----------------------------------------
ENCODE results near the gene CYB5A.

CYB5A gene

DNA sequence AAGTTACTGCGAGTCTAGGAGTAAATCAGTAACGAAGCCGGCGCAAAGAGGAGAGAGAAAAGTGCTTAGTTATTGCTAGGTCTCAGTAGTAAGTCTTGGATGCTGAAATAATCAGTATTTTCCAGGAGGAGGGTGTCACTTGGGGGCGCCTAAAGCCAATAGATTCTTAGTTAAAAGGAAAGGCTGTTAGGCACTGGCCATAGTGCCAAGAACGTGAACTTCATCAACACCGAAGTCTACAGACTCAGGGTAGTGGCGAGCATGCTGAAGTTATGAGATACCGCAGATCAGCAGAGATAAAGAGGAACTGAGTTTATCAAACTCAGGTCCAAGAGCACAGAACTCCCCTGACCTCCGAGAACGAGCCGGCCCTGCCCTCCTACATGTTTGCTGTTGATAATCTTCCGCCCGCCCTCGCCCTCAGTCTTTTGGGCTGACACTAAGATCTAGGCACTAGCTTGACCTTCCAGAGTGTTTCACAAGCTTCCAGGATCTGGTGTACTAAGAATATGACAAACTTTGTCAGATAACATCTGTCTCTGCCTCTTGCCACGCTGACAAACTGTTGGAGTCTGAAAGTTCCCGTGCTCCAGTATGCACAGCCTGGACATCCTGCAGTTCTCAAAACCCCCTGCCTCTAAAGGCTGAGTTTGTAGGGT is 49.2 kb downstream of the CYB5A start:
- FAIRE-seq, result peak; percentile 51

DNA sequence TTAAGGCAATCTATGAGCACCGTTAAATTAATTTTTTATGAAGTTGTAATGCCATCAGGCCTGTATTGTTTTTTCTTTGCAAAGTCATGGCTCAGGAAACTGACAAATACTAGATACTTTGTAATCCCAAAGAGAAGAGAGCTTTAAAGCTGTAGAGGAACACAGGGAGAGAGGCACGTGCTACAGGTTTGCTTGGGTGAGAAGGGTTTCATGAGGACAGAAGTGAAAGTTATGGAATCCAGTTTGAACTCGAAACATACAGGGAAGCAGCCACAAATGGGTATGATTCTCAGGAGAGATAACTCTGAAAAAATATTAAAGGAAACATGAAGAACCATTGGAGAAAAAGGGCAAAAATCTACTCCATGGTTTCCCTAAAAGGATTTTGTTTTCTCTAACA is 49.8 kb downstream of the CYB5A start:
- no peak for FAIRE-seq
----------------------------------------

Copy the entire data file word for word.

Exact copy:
ENCODE results near the gene CYB5A.

CYB5A gene

DNA sequence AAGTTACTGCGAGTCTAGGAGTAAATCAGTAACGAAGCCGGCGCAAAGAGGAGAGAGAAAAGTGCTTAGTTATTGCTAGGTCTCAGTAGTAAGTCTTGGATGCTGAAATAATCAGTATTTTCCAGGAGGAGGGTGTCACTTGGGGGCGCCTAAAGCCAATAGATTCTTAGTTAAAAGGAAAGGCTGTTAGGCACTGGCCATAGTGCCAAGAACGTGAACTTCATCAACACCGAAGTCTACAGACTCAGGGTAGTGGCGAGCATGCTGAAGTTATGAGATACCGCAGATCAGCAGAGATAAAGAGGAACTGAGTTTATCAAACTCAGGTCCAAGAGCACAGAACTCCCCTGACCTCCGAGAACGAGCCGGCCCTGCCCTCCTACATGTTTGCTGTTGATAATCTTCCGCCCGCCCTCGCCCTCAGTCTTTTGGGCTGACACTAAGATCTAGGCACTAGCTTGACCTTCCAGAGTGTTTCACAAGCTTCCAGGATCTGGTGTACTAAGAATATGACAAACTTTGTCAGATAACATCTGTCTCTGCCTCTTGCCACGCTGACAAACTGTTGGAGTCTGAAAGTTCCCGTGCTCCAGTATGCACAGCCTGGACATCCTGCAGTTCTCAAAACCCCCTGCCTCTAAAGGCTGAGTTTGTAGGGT is 49.2 kb downstream of the CYB5A start:
- FAIRE-seq, result peak; percentile 51

DNA sequence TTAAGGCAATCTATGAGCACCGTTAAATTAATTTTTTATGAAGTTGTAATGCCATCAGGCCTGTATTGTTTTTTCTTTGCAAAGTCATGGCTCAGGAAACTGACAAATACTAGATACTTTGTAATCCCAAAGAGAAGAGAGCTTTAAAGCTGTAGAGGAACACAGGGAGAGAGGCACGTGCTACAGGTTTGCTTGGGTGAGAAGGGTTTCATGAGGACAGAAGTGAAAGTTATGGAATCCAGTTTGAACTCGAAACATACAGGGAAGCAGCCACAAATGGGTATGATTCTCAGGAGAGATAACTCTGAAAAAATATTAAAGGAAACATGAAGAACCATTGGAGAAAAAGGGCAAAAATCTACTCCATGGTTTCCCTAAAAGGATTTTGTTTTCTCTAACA is 49.8 kb downstream of the CYB5A start:
- no peak for FAIRE-seq